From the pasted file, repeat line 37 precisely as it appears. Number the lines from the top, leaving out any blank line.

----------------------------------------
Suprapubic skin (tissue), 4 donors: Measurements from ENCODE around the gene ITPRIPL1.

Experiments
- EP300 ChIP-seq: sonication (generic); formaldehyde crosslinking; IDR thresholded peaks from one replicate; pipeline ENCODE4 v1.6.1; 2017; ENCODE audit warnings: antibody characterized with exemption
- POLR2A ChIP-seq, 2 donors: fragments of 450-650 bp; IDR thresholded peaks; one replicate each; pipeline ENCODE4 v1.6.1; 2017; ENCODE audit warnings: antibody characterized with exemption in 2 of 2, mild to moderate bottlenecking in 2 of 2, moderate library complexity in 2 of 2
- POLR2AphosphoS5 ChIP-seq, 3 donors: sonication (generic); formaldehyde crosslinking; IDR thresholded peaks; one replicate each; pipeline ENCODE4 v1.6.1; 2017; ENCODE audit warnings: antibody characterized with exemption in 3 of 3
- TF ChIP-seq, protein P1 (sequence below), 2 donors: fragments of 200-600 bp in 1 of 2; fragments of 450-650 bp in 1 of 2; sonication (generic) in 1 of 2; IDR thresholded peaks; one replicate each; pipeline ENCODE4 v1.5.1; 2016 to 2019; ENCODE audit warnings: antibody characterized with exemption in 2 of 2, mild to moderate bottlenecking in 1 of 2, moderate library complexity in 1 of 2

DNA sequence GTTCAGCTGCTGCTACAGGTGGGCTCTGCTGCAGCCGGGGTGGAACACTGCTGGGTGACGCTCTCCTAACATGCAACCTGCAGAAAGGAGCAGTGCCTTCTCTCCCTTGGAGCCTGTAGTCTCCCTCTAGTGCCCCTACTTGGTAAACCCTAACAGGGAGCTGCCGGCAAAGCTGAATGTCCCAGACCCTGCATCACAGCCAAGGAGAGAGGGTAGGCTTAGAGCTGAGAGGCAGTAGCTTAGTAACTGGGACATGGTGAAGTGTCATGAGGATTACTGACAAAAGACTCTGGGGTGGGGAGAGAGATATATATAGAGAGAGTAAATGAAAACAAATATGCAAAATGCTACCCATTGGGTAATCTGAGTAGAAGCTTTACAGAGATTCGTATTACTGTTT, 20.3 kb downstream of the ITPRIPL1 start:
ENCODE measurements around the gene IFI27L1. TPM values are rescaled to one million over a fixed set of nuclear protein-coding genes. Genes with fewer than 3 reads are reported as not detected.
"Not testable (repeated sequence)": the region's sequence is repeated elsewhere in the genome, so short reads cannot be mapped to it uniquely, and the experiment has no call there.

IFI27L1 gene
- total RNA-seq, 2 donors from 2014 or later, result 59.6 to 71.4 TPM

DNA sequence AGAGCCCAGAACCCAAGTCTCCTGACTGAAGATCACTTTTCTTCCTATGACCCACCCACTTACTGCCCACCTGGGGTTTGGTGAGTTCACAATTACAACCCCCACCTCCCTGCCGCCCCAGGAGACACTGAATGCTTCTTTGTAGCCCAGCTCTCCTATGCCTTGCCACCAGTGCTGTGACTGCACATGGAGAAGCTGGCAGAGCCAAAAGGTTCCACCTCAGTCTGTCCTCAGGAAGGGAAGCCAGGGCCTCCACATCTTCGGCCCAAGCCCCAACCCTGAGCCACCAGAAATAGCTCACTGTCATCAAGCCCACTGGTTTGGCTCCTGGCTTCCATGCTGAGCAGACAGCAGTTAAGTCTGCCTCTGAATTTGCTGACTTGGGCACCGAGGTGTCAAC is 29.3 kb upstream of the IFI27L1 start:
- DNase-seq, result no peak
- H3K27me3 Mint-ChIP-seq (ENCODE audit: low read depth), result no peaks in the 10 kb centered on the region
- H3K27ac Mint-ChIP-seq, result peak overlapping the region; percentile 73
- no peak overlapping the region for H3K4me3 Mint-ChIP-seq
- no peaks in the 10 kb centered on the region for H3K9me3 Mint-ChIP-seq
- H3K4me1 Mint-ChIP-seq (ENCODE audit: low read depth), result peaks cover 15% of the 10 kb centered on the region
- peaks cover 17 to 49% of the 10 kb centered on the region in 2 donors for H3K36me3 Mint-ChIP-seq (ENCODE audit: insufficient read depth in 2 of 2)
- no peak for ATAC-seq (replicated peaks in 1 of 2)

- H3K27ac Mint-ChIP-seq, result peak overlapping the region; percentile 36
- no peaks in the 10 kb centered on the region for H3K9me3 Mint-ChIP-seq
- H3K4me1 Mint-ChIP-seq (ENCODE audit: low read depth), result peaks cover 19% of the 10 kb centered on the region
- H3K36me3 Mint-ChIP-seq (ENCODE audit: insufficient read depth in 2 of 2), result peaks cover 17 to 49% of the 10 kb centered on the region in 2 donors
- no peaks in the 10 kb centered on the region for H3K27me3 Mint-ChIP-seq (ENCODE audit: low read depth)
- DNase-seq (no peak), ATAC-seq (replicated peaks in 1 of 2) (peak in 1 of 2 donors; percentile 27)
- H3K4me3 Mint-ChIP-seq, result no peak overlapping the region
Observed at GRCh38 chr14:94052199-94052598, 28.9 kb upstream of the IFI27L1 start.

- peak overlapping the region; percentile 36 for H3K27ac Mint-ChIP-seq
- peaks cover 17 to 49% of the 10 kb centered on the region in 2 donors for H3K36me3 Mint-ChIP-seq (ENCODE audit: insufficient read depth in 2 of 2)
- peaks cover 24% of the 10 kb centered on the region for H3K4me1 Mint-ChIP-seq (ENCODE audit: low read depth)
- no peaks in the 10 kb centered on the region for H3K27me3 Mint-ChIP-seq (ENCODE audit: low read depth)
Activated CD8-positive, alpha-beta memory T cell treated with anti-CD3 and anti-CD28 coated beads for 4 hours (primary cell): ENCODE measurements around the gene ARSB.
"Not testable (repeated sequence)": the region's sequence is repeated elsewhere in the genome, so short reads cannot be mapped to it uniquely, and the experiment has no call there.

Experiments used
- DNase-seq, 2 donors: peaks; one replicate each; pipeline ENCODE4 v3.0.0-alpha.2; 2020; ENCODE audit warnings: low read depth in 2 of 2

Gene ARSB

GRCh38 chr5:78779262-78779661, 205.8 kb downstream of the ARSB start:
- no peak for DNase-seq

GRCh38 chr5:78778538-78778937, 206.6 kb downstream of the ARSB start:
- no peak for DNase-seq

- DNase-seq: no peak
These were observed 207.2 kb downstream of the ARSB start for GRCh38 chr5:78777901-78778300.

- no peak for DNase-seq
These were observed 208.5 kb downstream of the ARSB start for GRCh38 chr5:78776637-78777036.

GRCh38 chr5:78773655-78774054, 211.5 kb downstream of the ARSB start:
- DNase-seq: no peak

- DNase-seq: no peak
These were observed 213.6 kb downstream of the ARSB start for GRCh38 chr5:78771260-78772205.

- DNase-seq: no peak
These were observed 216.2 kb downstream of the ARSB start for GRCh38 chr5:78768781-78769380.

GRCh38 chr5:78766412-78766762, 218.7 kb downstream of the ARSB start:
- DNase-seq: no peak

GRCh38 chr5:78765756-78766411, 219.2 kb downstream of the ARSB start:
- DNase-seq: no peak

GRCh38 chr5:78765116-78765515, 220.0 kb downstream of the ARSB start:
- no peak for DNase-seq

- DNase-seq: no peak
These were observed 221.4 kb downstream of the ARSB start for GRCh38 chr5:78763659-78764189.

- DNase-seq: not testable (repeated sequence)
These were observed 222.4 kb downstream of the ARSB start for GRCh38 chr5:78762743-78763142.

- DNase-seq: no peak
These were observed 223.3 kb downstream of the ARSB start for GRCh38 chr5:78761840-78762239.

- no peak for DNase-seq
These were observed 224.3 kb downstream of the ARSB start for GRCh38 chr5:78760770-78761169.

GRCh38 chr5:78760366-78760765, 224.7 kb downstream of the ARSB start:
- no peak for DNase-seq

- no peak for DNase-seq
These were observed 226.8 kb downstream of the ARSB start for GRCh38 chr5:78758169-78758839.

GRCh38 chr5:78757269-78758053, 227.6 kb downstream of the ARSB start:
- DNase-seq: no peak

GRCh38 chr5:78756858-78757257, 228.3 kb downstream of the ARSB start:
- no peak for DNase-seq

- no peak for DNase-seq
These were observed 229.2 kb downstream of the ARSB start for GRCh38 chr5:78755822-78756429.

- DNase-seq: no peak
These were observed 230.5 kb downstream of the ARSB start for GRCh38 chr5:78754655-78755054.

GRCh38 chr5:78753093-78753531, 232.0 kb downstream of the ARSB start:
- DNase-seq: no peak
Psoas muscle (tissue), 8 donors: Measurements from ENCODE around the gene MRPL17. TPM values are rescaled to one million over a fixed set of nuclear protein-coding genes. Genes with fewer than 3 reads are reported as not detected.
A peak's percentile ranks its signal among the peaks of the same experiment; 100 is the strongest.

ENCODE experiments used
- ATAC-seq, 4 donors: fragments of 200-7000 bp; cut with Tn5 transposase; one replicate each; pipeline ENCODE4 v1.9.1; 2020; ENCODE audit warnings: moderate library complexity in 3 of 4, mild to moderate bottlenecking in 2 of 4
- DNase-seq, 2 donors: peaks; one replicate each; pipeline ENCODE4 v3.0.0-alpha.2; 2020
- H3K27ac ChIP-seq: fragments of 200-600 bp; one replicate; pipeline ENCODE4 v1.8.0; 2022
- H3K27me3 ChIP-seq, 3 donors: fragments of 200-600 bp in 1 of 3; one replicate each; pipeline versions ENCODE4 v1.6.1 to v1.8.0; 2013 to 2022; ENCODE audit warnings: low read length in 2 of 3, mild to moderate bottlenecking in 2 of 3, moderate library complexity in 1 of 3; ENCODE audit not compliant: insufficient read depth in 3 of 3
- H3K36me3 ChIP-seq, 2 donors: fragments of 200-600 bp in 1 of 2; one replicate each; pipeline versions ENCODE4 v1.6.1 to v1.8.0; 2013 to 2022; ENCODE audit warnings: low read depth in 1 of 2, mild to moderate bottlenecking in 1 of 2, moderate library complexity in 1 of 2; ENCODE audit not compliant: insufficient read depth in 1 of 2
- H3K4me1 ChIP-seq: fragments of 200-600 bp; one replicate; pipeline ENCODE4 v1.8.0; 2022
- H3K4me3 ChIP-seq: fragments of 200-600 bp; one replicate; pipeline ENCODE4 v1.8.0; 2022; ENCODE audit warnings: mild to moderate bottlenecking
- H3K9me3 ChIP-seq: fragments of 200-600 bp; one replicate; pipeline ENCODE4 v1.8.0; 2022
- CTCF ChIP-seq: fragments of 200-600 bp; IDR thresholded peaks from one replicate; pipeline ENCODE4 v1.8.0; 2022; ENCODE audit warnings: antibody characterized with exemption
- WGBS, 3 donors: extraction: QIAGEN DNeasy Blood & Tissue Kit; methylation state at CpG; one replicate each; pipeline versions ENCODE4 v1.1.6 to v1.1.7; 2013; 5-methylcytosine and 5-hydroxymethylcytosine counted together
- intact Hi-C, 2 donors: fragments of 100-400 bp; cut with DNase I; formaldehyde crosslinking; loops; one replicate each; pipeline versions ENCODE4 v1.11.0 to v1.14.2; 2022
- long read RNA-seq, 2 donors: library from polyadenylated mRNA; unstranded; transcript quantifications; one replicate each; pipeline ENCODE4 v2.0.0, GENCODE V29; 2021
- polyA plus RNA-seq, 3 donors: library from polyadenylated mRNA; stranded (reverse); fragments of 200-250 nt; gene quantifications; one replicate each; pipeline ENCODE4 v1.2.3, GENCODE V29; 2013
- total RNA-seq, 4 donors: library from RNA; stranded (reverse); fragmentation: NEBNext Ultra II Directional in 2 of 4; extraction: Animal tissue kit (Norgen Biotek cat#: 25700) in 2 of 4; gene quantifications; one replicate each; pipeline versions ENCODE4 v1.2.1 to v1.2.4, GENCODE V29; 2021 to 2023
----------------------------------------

Gene ARSB